Teenage boys are awesome. And infuriating. It’s OK to be completely frustrated by them. It’s OK to wish this stage away, to not love the teen years. It doesn’t make you a bad parent, nor your kid a bad kid.

If I could give you any advice, though, it would be this: Embrace the good and funny moments whenever you can. Because teenage boys are awesome AND infuriating.

The Building Boys Bulletin

The Building Boys Bulletin Newsletter gives you the facts, encouragement, and inspiration you need to help boys thrive. Written by Jennifer L.W. Fink, mom of four sons and author of Building Boys: Raising Great Guys in a World That Misunderstands Males, Building Boys Bulletin includes:

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“I learned a lot about helping boys thrive over the past 20+ years — most of it the hard way! I’m eager to share what I’ve learned to make your path a little easier.”   – Jennifer

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4 Responses

  1. What a great article!!! Thanks so much for posting it. My son is 17 years old and we have been so close as he was growing up. Some days I don’t even know this young man at my house. But sometimes I get a glimpse of the boy I used to know … he’s still in there and I miss him.

  2. I knew growing up that schools, in general, were breeding grounds for discontent, frustration, and disillusionment, and so home educating my three children was my way of producing old fashioned free-range kids. Our middle child is our son, and we absolutely allowed him to run outside any time he needed (Incidentally, girls need this activity , as well). It may have been 20 minutes of work, and 30 minutes of play, but he did learn. Sometimes I gave him several chapters of history reading to do while I was away, and he read while walking around the house, getting distracted, and eating when he felt like it. Later, he was able to recite every detail of what he read with commentary and with accuracy when I arrived home. You are correct; men learn while doing, and studying is no exception. We sent our son to a private school for two years and he thrived, earning all A’s. At 17, I still see the fun little boy he was, perhaps because he was allowed to be a happy child. I noticed many of the boys in his grade looking like whipped products of schools that forced these kids to conform to their standards of conduct. They pulled all of the life and individuality out of these guys.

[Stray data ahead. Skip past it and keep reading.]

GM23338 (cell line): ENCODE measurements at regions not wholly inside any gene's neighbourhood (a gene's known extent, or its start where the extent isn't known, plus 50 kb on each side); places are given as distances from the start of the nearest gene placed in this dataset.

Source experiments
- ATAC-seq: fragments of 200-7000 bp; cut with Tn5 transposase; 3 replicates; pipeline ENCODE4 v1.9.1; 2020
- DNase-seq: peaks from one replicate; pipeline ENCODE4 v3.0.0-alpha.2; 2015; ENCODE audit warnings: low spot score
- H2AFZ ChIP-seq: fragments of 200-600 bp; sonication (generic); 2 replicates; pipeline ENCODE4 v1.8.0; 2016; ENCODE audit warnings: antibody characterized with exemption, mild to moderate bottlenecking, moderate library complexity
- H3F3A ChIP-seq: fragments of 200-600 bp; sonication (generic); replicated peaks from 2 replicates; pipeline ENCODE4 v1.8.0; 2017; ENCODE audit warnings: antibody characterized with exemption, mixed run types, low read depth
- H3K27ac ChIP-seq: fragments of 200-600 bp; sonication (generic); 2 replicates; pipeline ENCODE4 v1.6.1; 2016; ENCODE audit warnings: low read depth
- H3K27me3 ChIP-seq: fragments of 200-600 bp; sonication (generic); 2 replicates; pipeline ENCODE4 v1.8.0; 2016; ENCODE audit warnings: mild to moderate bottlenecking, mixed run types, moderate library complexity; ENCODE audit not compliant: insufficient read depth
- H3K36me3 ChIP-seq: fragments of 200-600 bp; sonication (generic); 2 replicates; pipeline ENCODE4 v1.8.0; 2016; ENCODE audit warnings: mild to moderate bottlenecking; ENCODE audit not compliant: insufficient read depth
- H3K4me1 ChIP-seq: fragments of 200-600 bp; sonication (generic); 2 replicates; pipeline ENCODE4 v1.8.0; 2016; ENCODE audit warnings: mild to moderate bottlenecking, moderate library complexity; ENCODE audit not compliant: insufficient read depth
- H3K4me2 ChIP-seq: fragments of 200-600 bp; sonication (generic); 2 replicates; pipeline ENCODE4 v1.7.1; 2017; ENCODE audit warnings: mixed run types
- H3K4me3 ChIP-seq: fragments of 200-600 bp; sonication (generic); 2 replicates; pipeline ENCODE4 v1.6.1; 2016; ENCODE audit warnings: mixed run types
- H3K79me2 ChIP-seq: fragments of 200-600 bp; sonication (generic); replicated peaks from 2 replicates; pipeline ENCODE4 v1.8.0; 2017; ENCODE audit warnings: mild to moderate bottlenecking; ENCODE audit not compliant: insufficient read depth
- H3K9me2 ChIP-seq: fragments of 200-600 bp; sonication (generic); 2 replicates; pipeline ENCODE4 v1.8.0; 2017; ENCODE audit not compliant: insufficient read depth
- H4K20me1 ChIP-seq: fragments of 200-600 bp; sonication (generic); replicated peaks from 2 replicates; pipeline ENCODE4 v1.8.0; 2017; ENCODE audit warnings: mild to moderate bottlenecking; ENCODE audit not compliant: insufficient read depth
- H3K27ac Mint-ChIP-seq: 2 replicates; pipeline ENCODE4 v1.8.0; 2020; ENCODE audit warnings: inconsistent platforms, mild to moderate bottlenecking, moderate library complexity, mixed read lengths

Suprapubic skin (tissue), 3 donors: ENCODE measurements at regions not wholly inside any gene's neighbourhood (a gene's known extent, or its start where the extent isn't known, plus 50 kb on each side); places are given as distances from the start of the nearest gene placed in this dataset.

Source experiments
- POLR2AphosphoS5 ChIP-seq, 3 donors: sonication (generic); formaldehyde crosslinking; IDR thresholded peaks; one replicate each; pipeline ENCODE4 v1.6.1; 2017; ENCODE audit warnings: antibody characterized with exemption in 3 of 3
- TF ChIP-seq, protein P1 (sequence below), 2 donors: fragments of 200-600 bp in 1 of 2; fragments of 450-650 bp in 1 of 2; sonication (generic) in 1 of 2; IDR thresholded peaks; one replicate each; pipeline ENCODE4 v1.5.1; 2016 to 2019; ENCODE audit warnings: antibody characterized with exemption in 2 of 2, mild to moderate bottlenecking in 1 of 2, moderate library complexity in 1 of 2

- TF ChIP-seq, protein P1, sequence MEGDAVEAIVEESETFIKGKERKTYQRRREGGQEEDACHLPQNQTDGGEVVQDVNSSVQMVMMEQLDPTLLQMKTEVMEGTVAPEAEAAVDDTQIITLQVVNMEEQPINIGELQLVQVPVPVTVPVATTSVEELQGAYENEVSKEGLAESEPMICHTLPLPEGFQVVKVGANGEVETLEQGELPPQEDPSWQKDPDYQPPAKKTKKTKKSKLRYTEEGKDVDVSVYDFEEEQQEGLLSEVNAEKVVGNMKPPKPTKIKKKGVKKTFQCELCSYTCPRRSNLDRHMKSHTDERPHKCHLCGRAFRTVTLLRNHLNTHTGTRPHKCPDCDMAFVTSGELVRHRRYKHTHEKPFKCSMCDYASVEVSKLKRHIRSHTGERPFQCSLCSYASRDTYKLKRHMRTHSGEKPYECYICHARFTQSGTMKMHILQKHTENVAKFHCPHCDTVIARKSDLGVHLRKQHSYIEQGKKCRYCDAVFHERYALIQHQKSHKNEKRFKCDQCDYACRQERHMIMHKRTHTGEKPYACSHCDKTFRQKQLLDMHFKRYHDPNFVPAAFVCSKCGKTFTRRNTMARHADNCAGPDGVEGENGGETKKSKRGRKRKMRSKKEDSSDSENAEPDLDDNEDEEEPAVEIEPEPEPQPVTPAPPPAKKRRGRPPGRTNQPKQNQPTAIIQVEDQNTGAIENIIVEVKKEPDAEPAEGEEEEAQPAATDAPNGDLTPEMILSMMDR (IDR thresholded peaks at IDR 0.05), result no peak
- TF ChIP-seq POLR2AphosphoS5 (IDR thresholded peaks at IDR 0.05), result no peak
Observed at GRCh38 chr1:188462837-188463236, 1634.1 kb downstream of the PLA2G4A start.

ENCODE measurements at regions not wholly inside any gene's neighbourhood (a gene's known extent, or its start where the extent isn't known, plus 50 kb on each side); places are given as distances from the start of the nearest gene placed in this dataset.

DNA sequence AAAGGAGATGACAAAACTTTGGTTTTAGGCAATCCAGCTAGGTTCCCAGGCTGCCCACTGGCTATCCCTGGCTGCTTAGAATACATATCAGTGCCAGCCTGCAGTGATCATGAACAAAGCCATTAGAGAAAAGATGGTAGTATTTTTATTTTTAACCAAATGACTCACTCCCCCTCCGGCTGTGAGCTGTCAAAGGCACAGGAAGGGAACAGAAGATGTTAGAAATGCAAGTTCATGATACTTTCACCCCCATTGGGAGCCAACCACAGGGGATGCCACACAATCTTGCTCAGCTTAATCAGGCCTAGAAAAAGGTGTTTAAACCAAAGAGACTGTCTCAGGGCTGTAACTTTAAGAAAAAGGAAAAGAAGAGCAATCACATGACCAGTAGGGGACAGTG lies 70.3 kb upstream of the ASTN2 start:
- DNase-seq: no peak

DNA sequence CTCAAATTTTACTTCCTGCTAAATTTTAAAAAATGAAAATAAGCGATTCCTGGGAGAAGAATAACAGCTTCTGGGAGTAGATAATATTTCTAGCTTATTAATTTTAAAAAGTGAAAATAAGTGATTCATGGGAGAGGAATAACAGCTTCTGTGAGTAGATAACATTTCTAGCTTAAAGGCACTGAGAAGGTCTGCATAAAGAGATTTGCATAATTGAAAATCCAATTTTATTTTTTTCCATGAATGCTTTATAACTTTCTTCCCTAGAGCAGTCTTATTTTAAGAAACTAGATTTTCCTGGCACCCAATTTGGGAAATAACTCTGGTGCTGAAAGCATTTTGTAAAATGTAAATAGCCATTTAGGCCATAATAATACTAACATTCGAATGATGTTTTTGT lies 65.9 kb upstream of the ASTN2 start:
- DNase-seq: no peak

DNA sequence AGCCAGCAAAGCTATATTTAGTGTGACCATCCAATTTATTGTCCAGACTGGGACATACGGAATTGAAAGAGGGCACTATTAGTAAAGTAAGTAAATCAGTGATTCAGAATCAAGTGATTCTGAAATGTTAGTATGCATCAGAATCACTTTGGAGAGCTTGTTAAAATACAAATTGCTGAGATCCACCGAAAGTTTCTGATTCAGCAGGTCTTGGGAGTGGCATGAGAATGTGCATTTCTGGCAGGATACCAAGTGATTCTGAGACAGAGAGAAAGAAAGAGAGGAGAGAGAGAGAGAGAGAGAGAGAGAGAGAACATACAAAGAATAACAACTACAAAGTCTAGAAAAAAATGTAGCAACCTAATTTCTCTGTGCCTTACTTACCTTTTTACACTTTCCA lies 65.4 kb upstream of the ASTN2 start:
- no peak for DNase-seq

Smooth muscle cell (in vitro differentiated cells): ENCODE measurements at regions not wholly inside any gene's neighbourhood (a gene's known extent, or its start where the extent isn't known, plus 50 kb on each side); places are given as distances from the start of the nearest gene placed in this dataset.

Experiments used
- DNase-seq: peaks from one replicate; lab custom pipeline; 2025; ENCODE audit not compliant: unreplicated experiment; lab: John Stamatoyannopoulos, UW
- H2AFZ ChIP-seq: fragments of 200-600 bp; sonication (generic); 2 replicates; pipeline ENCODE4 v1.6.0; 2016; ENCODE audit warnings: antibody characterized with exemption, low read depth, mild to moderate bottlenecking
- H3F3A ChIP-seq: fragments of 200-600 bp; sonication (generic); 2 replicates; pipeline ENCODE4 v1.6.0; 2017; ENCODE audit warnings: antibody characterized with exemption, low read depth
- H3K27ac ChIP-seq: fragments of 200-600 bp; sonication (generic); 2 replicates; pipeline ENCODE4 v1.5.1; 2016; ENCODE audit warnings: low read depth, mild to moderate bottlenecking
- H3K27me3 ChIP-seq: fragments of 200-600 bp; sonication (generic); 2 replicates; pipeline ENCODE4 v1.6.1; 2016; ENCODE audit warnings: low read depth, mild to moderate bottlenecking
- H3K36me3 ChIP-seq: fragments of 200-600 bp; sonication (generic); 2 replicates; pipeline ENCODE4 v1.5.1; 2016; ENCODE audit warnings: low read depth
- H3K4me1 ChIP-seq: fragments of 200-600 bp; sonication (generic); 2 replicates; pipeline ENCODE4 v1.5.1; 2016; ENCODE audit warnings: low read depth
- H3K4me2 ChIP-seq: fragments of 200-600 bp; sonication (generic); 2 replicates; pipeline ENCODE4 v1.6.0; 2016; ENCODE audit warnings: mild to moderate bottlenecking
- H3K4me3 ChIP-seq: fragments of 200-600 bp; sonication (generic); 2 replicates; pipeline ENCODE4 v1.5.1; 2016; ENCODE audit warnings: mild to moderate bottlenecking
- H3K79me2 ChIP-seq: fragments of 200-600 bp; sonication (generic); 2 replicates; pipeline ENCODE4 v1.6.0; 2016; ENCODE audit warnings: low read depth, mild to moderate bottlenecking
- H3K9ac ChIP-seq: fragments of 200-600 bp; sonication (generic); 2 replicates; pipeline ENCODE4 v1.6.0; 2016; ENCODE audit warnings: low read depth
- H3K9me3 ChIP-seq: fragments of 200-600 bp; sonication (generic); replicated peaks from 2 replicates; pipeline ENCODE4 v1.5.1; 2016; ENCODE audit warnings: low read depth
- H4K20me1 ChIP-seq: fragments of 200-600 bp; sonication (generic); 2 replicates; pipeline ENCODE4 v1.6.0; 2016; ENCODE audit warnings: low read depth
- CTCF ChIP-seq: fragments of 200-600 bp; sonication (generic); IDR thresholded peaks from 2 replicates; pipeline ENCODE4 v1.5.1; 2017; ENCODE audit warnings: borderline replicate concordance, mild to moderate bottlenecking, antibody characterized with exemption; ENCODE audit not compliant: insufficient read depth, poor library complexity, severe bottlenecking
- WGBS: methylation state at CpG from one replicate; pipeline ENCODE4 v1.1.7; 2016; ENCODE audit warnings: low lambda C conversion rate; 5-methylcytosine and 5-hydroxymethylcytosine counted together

Until there is a school for boys that addresses the very nature of what a boy needs in order to learn and function as a man, I think home educating them is a better way to go. Our son is lauded by many parents as being thoughtful, respectful, and caring, and he has a terrific work ethic and sense of humor. He can also be difficult, but I understand that he needs to get through testing his (and our) limits in order to grow. I am so happy that your boys have a mother who understands their needs. Good job, mom!

  3. I feel like this was written at my home this evening. Had a very interesting conversation while we made dinner together and after we ate he went back up voluntarily to finish writing an essay. But when I checked on him an hour later he was goofing off and hadn’t written a word. The drama that ensued made me want to scream. One minute cooperative, happy, sweet, and funny, then the next minute rude, short tempered and infuriating. Patience is the key and having appropriate expectations.

Building Boys: Raising Great Guys in a World That Misunderstands Males